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The September CMA Survey of Business Conditions

The September CMA Survey of Business Conditions is now available for immediate release.

Feeling better, hoping for more…

The latest Canterbury Manufacturers’ Association (CMA) Survey of Manufacturers completed during October 2006, shows total sales in September 2006 increased 4.5% (export sales down around 7.5% although domestic sales increased about 21%) on September 2005.

The CMA survey sample this month reported NZ$276m in annualised sales, with an export content of 51%.

Net confidence returned +15; up from +8 last month.

The current performance index (a combination of profitability and cash flow) is at 95 on par with last month, the change index (capacity utilisation, staff levels, orders and inventories) increased to 103 from 99 last month, and the forecast index (investment, sales, profitability and staff) dropped to 100 from 104 in August 06. Anything less than 100 indicates a contraction.

Constraints reported 8% production, 8% staff, 15% capital and markets 69%.

Staff numbers for September decreased by around 1%.

“The story of two economies continues. The domestic sector continues to fire but exports are hurting. However, as always in the manufacturing sector, it is hard to generalise as some of our members report strong activity in a number of niche export markets – marine is one particular bright spot. Others, particularly furniture manufacturers, are hurting at home competing with imports from low cost countries, and more broadly export returns are soft on the rise in the New Zealand dollar”, says Chief Executive John Walley.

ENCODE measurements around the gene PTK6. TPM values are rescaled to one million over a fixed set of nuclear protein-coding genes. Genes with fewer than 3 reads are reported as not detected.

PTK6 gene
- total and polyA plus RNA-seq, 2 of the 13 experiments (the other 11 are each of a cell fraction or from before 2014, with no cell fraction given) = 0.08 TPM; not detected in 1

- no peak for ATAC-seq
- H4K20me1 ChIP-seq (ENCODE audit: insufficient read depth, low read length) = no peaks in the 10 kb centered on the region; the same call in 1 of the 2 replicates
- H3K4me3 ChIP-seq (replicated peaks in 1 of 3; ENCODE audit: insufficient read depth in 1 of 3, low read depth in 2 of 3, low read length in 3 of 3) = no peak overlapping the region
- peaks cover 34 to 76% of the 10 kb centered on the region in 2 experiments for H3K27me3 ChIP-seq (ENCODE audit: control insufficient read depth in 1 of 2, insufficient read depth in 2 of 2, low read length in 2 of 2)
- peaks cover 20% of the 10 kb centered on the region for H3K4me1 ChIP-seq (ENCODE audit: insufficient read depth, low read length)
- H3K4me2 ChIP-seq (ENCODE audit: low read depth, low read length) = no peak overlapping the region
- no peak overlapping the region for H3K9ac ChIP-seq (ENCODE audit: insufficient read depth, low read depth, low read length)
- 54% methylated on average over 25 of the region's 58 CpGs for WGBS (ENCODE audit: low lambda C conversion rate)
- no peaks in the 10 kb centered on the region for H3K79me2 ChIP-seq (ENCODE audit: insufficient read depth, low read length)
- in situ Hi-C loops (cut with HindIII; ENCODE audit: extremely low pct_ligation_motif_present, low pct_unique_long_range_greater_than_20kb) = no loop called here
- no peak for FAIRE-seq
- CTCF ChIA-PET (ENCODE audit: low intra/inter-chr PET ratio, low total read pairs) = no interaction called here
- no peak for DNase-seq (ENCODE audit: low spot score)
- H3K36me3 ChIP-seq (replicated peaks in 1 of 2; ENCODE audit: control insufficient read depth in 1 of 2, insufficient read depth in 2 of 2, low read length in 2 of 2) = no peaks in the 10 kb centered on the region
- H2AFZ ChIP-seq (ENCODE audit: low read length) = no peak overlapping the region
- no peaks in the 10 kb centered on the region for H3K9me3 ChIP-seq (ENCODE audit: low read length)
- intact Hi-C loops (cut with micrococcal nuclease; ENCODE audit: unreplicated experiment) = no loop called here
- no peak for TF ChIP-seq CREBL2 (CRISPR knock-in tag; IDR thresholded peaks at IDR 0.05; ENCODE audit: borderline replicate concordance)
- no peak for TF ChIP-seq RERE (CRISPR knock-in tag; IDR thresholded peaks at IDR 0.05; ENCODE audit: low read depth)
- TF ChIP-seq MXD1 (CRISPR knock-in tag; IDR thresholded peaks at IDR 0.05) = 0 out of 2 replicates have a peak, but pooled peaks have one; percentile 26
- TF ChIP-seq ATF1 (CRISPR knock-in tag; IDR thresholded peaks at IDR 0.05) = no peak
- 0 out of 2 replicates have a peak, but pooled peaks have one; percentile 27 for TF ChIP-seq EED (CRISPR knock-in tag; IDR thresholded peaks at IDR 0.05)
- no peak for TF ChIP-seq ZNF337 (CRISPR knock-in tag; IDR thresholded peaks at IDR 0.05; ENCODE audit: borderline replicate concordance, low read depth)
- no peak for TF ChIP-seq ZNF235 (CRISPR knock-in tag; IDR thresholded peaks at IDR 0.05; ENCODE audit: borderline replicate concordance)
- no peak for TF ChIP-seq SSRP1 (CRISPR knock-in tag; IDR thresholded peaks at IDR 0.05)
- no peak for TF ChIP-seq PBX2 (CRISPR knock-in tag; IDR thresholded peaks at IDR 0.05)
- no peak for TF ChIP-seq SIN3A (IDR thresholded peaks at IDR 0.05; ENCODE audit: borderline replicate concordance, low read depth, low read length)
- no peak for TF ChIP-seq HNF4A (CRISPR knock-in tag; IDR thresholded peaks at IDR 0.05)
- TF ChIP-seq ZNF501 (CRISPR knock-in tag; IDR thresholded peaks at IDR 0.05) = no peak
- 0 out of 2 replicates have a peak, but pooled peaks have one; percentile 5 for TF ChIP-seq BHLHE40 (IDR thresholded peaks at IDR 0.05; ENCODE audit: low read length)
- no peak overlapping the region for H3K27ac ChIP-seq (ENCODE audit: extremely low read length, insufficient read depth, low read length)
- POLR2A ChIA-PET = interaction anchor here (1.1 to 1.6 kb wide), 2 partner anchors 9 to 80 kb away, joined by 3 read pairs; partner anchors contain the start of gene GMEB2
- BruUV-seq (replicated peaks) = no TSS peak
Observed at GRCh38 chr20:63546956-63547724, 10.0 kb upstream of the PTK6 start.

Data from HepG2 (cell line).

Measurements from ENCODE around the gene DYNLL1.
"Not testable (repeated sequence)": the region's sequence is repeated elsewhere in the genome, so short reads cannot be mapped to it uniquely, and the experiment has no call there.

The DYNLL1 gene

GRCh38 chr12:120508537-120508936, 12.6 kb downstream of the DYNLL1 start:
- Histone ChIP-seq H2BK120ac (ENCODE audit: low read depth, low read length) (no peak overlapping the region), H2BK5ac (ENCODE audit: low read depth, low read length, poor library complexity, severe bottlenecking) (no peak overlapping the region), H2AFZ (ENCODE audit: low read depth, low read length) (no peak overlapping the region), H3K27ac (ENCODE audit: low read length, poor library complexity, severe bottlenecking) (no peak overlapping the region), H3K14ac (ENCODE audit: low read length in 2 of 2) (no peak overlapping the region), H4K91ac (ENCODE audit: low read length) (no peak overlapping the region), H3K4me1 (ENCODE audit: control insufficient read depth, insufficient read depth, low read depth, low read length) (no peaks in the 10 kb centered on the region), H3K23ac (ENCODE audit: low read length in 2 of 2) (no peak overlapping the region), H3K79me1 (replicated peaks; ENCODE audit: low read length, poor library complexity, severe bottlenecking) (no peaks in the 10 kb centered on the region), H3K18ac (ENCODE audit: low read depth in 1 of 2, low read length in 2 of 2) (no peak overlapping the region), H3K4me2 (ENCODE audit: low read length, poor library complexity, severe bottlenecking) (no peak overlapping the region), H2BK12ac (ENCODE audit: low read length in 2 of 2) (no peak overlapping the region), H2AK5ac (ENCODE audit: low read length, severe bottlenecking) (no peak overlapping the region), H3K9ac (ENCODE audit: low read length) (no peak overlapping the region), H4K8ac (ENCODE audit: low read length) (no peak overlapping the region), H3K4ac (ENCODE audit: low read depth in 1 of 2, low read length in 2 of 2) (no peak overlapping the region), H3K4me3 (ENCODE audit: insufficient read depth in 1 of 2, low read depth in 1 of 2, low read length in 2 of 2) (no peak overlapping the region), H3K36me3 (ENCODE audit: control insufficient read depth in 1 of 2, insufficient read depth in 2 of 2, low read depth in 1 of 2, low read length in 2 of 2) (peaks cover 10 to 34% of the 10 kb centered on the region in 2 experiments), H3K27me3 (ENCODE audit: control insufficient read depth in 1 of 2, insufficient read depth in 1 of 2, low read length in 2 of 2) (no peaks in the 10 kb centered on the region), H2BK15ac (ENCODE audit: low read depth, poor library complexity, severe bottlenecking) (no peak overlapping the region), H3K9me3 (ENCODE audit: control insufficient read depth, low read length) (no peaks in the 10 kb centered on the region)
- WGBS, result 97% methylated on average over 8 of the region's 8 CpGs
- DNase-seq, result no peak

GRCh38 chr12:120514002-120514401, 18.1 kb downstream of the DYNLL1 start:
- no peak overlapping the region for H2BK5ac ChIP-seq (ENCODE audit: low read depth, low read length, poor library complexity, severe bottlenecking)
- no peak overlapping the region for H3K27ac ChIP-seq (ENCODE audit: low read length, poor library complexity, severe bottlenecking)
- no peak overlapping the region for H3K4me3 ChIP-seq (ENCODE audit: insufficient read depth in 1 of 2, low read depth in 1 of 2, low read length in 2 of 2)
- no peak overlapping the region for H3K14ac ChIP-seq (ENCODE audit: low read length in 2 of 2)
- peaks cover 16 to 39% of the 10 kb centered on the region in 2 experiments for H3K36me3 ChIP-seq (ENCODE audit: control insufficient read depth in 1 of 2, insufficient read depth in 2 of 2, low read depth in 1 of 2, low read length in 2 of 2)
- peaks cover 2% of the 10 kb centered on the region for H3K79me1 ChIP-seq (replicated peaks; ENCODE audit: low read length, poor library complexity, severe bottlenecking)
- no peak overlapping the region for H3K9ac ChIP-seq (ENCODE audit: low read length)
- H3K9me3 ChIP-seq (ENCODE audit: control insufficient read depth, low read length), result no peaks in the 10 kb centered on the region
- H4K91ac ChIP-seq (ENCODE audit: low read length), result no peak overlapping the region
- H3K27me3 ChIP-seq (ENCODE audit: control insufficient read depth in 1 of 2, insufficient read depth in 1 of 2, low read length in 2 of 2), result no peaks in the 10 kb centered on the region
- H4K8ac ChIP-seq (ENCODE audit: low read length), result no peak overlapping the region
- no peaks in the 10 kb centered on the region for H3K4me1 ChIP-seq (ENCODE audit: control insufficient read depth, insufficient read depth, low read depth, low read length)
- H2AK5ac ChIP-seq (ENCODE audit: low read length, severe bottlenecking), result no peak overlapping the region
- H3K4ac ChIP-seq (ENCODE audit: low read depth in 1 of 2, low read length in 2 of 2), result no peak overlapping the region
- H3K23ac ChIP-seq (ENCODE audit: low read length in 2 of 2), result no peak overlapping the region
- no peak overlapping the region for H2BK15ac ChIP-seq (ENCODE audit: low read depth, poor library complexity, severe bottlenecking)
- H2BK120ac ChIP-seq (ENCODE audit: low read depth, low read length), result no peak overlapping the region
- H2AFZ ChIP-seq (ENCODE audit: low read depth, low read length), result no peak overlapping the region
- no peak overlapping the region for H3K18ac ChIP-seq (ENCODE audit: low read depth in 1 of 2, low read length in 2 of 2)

“The domestic market is being buoyed by infrastructure spending coming on stream, the headlong rush to increase Government spending on staff and buildings are all pumping domestic activity and pushing inflation”.

“Although the trade balance has improved a little, the stronger New Zealand dollar has impacted returns and will slow sales. The recent RBNZ call on the OCR has helped a bit, but inflationary pressures remain and few look to the future with any certainty on cross rates.”

“Raw materials cost and lead times are increasing, some material is on allocation, all pressuring margins and growth.”

“This was a survey of mixed results as some companies are reporting more positive results and sentiment than others. Manufacturing is tough in New Zealand, if we are to improve the external trade balance the sector must grow. Government must look to policy settings that reduce domestic inflationary pressure, support the sector and take some of the ‘yo-yo’ from the currency to provide some certainty for exporters.”


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